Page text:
The United States booms when it comes to creating millionaires.
The nation counted 8.9 million millionaire households in 2005 -- that's more American millionaires than ever before, according to British market researcher TNS Financial Services. It was the third consecutive year the number of U.S. millionaire households rose, and the total number of millionaires has jumped 62 percent since 2002. The study defined a millionaire as anyone who has a net worth of $1 million or more, excluding a primary residence.
The average millionaire household had a net worth of roughly $2.2 million, and about half of the heads of these households are 58 or older. Forty-five percent of millionaires are retired.
Four of the top 10 counties with the highest number of millionaire residents are located in California. With its tony bedroom communities and well-heeled celebrities, maybe it's no surprise Los Angeles County topped the list of millionaire counties with 262,800 households qualifying for millionaire status.
The top five millionaire strongholds were rounded out by Cook County, Ill. (167,873 millionaires), Orange County, Calif. (113, 299), Maricopa County, Ariz. (106, 210) and San Diego County, Calif. (100,030).
But for the "average" millionaire, champagne wishes may be as much a pipe dream as a caviar dream.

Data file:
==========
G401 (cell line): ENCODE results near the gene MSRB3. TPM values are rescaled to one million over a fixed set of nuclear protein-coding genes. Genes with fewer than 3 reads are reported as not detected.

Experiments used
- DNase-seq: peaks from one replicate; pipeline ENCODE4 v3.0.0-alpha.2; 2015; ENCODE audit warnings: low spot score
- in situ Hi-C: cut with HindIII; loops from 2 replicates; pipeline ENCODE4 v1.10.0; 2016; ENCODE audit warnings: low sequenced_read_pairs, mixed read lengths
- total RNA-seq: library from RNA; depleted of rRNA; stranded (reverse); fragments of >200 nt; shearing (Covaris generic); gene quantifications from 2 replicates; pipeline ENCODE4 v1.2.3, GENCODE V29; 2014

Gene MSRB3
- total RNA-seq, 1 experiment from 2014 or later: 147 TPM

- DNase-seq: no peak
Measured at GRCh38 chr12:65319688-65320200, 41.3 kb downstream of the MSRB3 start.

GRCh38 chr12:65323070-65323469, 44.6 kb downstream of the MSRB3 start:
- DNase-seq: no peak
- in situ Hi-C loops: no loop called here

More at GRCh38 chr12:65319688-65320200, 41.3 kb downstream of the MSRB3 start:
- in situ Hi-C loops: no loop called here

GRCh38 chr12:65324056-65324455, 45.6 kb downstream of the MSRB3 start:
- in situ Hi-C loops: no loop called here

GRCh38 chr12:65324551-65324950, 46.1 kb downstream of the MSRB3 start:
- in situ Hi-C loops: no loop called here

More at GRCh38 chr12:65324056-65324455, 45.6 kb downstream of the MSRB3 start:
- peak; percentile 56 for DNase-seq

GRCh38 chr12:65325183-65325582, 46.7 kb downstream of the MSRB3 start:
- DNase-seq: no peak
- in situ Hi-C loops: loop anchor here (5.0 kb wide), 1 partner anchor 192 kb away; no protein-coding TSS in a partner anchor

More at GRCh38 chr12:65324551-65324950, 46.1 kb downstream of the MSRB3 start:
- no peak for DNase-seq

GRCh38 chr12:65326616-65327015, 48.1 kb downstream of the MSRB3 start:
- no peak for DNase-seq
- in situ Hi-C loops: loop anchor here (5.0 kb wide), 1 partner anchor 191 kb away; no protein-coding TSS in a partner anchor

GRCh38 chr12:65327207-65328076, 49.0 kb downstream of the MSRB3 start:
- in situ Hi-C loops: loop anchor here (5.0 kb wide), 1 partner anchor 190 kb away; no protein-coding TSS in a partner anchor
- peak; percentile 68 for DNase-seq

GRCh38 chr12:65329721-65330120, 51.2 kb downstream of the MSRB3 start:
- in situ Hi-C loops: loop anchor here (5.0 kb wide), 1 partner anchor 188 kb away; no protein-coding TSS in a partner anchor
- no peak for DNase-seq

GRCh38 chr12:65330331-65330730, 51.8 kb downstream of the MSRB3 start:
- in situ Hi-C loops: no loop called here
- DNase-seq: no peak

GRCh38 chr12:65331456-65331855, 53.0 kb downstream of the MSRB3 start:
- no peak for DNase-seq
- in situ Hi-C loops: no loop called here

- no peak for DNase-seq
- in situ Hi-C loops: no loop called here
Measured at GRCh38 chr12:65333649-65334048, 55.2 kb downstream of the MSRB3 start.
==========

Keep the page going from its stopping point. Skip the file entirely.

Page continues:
While the label "millionaire" may conjure images of business moguls like Bill Gates and Warren Buffet, the TNS study found that just 19 percent of U.S. millionaires own all or part of a private business or professional practice. Apparently, the lion's share of the country's millionaires made their money the old-fashioned way: working, saving and investing.
TNS reported that the most common goal mentioned by the millionaires in the survey was to "assure a comfortable standard of living during retirement." Lesser financial goals listed included leaving a big inheritance to children and charitable giving.
The study also found that about a third of these millionaire households do not own stocks or bonds, and 32 percent do not own a mutual fund. Perhaps most surprisingly, a quarter of them hold a second mortgage on a home.
But even without the lavish millionaire lifestyle, those on the TNS list are doing considerably better than the average hourly worker, whose wage increases trailed inflation last year by 0.2 percent, according the the Bureau of Labor Statistics.